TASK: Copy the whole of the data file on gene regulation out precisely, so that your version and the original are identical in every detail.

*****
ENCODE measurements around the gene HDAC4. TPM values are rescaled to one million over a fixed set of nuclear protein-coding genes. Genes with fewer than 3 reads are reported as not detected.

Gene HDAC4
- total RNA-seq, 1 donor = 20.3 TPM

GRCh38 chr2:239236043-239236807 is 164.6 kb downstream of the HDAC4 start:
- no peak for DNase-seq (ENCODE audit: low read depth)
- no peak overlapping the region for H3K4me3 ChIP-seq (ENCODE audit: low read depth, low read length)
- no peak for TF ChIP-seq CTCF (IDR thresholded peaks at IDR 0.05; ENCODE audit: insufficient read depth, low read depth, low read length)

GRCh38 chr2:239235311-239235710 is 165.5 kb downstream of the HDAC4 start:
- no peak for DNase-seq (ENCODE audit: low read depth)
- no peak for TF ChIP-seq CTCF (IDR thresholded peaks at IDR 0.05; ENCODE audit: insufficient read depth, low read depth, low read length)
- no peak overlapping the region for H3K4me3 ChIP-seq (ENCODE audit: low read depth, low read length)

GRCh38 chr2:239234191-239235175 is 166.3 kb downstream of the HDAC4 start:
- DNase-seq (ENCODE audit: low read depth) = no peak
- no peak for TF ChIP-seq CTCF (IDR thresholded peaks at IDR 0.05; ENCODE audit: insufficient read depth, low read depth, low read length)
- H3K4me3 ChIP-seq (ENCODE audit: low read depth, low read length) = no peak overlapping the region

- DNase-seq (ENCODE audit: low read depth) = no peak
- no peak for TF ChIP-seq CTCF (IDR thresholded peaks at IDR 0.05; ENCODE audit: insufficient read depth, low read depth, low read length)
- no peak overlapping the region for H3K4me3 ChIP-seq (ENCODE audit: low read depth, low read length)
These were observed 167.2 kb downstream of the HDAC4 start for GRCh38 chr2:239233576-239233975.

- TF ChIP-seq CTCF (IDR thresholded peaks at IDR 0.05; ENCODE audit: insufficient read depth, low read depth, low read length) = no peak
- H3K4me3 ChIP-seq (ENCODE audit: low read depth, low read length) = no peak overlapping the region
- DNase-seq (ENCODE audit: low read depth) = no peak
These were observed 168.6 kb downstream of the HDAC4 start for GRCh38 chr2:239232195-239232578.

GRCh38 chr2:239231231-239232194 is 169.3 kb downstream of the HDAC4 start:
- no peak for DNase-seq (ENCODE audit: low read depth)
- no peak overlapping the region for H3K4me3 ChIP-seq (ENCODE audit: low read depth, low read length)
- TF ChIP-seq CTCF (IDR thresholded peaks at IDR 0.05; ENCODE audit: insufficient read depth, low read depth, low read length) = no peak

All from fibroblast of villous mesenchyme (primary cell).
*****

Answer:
ENCODE measurements around the gene HDAC4. TPM values are rescaled to one million over a fixed set of nuclear protein-coding genes. Genes with fewer than 3 reads are reported as not detected.

Gene HDAC4
- total RNA-seq, 1 donor = 20.3 TPM

GRCh38 chr2:239236043-239236807 is 164.6 kb downstream of the HDAC4 start:
- no peak for DNase-seq (ENCODE audit: low read depth)
- no peak overlapping the region for H3K4me3 ChIP-seq (ENCODE audit: low read depth, low read length)
- no peak for TF ChIP-seq CTCF (IDR thresholded peaks at IDR 0.05; ENCODE audit: insufficient read depth, low read depth, low read length)

GRCh38 chr2:239235311-239235710 is 165.5 kb downstream of the HDAC4 start:
- no peak for DNase-seq (ENCODE audit: low read depth)
- no peak for TF ChIP-seq CTCF (IDR thresholded peaks at IDR 0.05; ENCODE audit: insufficient read depth, low read depth, low read length)
- no peak overlapping the region for H3K4me3 ChIP-seq (ENCODE audit: low read depth, low read length)

GRCh38 chr2:239234191-239235175 is 166.3 kb downstream of the HDAC4 start:
- DNase-seq (ENCODE audit: low read depth) = no peak
- no peak for TF ChIP-seq CTCF (IDR thresholded peaks at IDR 0.05; ENCODE audit: insufficient read depth, low read depth, low read length)
- H3K4me3 ChIP-seq (ENCODE audit: low read depth, low read length) = no peak overlapping the region

- DNase-seq (ENCODE audit: low read depth) = no peak
- no peak for TF ChIP-seq CTCF (IDR thresholded peaks at IDR 0.05; ENCODE audit: insufficient read depth, low read depth, low read length)
- no peak overlapping the region for H3K4me3 ChIP-seq (ENCODE audit: low read depth, low read length)
These were observed 167.2 kb downstream of the HDAC4 start for GRCh38 chr2:239233576-239233975.

- TF ChIP-seq CTCF (IDR thresholded peaks at IDR 0.05; ENCODE audit: insufficient read depth, low read depth, low read length) = no peak
- H3K4me3 ChIP-seq (ENCODE audit: low read depth, low read length) = no peak overlapping the region
- DNase-seq (ENCODE audit: low read depth) = no peak
These were observed 168.6 kb downstream of the HDAC4 start for GRCh38 chr2:239232195-239232578.

GRCh38 chr2:239231231-239232194 is 169.3 kb downstream of the HDAC4 start:
- no peak for DNase-seq (ENCODE audit: low read depth)
- no peak overlapping the region for H3K4me3 ChIP-seq (ENCODE audit: low read depth, low read length)
- TF ChIP-seq CTCF (IDR thresholded peaks at IDR 0.05; ENCODE audit: insufficient read depth, low read depth, low read length) = no peak

All from fibroblast of villous mesenchyme (primary cell).